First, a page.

adjective, proud·er, proud·est.
- proud as a peacock,
- proud flesh,
- to be a source of pride or credit to a person: His conduct in such a difficult situation did him proud.
- to treat someone or oneself generously or lavishly: You really did us proud with this supper.
Origin of proud
Examples from the Web for proudly
So, happy 20th birthday to this proudly silly fashion classic.Happy 20th Birthday, Liz Hurley’s Safety-Pin Dress|Tim Teeman|December 12, 2014|DAILY BEAST
A nurse with the insurance company has overruled the opinion of my oncologist—one of their proudly listed “providers.”
We are proudly a nation of immigrants, but should be a nation of laws.Iowa Frontrunner Mike Huckabee Talks to The Daily Beast|Lloyd Green|September 22, 2014|DAILY BEAST
There is also the strong feeling that when soldiers go to fight on our behalf, they should proudly wear American-made products.New Balance Lobbies Congress to Make the U.S. Military's Only Running Shoe|Tim Mak|September 8, 2014|DAILY BEAST
Robert Downey Jr. plays the son, a bigwig Chicago attorney who proudly defends wealthy white-collar criminals.Robert Downey Jr. Just Made the Year’s Sappiest Flick|Alex Suskind|September 5, 2014|DAILY BEAST
"They'll make the eight miles in three-quarters of an hour," said the judge, proudly.The Gentleman From Indiana|Booth Tarkington
How coldly and proudly they had parted with him over-night, although they had professed themselves reconciled to him!Ten Thousand a-Year. Volume 1.|Samuel Warren
Just inside the door they lined up, Berta proudly announcing, "We's going to help ev'ybody in the whole house."Mary's Rainbow|Mary Edward Feehan
He wore his embroidered Court cloak and sat as proudly in the boat as though he were king of the universe.The Poet Li Po|Arthur Waley
"And now I am going to instruct you in the art of making tea," he said proudly.Happy Pollyooly|Edgar Jepson
- to entertain someone on a grand scalethey did us proud at the hotel
- to honour or distinguish a personhis honesty did him proud
Word Origin for proud
late Old English prud, prute "excellent, splendid; arrogant, haughty," probably from Old French prud, oblique case of adjective prouz "brave, valiant" (11c., Modern French preux; cf. prud'homme "brave man"), from Late Latin prode "advantageous, profitable" (cf. Italian prode "valiant"), a back-formation from Latin prodesse "be useful," from pro- "before, for, instead of" (see pro-) + esse "to be" (see essence). Also cf. pride (n.), prowess.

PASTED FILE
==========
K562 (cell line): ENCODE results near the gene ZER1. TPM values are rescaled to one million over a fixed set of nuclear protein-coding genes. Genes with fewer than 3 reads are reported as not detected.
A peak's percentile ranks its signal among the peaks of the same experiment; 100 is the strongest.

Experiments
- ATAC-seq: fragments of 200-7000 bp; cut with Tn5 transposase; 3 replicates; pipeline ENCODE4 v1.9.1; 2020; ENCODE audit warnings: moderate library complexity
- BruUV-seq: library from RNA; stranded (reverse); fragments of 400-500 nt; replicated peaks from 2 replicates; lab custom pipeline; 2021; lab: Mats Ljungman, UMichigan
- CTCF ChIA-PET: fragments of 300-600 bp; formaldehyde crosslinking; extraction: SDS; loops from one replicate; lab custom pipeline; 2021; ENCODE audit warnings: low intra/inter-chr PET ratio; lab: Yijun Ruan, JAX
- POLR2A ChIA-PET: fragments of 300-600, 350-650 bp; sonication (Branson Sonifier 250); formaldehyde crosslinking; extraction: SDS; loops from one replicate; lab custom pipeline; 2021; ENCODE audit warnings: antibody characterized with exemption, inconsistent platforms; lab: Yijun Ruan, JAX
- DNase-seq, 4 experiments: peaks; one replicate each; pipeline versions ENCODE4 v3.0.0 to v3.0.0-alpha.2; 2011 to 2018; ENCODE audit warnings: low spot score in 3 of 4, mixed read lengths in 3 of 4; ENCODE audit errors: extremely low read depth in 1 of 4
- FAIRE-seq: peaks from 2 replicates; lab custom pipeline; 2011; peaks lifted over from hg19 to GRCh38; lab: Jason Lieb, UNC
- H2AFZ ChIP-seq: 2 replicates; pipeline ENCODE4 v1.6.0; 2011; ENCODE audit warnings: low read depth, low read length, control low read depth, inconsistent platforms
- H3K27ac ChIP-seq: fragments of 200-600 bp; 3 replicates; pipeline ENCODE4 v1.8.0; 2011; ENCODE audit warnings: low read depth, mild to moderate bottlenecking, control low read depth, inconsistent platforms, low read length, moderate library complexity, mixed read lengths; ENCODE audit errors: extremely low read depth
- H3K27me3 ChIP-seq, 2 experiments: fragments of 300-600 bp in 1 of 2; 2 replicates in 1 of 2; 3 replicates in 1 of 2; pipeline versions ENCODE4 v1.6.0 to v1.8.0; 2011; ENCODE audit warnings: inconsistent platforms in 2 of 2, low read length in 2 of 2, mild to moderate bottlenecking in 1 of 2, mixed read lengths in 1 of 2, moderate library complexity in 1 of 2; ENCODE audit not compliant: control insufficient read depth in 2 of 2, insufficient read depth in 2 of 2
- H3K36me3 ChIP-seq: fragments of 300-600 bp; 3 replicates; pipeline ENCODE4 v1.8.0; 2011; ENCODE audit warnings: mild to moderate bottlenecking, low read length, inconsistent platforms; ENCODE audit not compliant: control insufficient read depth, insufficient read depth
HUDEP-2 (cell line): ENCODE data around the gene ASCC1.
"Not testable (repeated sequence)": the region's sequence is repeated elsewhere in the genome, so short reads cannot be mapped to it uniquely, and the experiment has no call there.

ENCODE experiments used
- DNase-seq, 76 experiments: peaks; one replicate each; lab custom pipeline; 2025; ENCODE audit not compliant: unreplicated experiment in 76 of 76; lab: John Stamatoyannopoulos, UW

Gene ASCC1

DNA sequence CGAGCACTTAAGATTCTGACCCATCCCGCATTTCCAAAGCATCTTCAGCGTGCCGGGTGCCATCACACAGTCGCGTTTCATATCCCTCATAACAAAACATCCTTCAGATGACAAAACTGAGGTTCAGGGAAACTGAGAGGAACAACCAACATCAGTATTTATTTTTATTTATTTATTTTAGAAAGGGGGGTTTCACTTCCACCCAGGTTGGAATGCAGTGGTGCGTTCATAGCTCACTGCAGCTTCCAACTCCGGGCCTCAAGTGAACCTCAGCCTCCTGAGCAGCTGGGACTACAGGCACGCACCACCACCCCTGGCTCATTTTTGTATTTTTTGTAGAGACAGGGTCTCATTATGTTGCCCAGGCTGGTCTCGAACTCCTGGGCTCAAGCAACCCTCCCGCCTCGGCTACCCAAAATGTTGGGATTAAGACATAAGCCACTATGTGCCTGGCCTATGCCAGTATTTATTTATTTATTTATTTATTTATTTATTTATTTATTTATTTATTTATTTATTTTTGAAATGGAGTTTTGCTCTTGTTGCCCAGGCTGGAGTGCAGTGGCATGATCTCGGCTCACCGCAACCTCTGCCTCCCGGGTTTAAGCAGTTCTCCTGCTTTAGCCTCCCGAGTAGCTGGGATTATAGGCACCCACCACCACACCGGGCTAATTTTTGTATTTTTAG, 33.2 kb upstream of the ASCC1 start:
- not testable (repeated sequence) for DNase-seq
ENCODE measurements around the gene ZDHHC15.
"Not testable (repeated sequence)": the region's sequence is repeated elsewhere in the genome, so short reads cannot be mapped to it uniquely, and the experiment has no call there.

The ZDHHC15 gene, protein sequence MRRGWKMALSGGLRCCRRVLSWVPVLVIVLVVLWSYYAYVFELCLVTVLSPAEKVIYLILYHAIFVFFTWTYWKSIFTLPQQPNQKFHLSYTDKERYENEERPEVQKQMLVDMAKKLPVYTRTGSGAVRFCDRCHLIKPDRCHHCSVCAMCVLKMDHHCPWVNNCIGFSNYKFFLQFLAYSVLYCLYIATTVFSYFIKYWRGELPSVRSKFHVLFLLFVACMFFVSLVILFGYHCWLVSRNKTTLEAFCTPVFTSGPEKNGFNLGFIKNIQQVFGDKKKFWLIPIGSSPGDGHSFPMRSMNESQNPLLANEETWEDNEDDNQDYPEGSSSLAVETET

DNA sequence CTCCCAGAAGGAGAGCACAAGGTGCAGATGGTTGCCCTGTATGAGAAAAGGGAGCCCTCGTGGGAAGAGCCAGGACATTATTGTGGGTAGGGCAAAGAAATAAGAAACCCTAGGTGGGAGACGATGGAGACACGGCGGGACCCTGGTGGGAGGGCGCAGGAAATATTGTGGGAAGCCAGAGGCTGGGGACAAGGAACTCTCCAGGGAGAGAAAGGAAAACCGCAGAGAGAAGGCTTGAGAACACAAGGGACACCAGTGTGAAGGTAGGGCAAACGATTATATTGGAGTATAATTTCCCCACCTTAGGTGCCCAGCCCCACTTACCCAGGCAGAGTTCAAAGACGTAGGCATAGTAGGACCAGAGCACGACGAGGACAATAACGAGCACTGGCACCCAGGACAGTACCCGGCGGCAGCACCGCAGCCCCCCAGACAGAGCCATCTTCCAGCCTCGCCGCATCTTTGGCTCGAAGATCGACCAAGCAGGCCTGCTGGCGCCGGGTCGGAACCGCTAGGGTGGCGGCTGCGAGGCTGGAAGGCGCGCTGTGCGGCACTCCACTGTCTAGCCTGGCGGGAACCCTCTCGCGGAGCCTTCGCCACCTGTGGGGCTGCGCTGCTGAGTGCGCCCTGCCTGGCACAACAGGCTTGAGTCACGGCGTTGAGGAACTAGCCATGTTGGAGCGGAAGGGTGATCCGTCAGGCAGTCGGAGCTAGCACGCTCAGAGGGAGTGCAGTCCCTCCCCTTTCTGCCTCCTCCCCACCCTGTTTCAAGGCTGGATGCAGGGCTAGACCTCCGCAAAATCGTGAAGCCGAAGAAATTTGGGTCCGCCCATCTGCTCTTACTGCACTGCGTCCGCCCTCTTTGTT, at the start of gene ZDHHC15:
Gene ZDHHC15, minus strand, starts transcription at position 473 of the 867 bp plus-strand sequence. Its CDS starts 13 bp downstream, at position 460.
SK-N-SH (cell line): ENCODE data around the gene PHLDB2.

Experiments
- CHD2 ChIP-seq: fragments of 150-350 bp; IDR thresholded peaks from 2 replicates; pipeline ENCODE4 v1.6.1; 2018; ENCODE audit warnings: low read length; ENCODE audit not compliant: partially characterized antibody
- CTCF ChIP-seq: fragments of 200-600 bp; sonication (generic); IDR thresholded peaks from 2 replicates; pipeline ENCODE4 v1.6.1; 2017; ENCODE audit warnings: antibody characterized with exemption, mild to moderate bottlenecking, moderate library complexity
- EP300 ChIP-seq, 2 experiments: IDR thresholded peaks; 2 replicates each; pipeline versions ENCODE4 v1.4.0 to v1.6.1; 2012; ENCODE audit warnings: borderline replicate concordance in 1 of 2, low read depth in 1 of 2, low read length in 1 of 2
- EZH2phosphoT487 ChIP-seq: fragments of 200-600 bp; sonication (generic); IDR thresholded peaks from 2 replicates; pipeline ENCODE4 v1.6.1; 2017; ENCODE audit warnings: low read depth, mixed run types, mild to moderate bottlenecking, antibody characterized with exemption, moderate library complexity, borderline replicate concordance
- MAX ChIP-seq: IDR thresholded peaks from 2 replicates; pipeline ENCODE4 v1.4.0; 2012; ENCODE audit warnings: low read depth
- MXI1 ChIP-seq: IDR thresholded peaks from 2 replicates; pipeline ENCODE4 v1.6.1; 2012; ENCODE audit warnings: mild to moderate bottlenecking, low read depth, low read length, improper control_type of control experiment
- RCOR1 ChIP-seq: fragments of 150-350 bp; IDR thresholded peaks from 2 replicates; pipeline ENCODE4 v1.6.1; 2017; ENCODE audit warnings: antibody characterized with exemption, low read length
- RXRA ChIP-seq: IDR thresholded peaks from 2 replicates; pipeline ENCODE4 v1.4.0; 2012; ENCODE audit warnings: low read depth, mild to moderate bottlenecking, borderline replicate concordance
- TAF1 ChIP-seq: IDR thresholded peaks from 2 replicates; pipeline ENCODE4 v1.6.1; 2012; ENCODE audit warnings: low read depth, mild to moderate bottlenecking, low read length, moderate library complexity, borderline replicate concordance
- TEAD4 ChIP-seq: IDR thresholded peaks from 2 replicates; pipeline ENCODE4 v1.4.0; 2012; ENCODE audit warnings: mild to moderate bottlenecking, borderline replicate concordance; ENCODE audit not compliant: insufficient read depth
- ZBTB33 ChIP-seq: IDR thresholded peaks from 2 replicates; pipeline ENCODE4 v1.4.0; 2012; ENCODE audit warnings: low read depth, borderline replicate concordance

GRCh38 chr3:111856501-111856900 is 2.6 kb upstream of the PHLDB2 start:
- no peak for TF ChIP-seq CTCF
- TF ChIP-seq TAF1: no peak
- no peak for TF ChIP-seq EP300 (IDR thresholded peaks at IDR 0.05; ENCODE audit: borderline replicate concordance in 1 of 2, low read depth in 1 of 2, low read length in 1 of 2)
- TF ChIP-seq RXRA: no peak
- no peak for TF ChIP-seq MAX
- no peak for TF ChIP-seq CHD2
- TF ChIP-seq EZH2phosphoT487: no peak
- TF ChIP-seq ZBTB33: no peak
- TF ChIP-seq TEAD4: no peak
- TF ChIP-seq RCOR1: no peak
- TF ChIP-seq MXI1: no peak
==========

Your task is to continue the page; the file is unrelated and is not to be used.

Meaning "elated by some act, fact, or thing" is from mid-13c. To do (someone) proud attested by 1819. Related: Proudness. "The -d- in prodesse is probably due to the influence of forms like red-eo-, 'I go back,' red-imo- 'I buy back,' etc." [OED]. The Old English form with -te probably is from or influenced by pride.
The sense of "have a high opinion of oneself," not found in Old French, might reflect the Anglo-Saxons' opinion of the Norman knights who called themselves "proud." Old Norse pruðr, probably from the same French source, had only the sense "brave, gallant, magnificent, stately" (cf. Icelandic pruður, Middle Swedish prudh, Middle Danish prud). Likewise a group of "pride" words in the Romance languages -- e.g. French orgueil, Italian orgoglio, Spanish orgullo -- are borrowings from Germanic, where they had positive senses (cf. Old High German urgol "distinguished").
Most Indo-European languages use the same word for "proud" in its good and bad senses, but in many the bad sense seems to be the earlier one. The usual way to form the word is by some compound of terms for "over" or "high" and words for "heart," "mood," "thought," or "appearance;" e.g. Greek hyperephanos, literally "over-appearing;" Gothic hauhþuhts, literally "high-conscience." Old English had ofermodig "over-moody" ("mood" in Anglo-Saxon was a much more potent word than presently) and heahheort "high-heart." Words for "proud" in other Indo-European languages sometimes reflect a physical sense of being swollen or puffed up; cf. Welsh balch, probably from a root meaning "to swell," and Modern Greek kamari, from ancient Greek kamarou "furnish with a vault or arched cover," with a sense evolution via "make an arch," to "puff out the chest," to "be puffed up" (cf. English slang chesty).
In addition to the idiom beginning with proud
- proud as a peacock
- do someone proud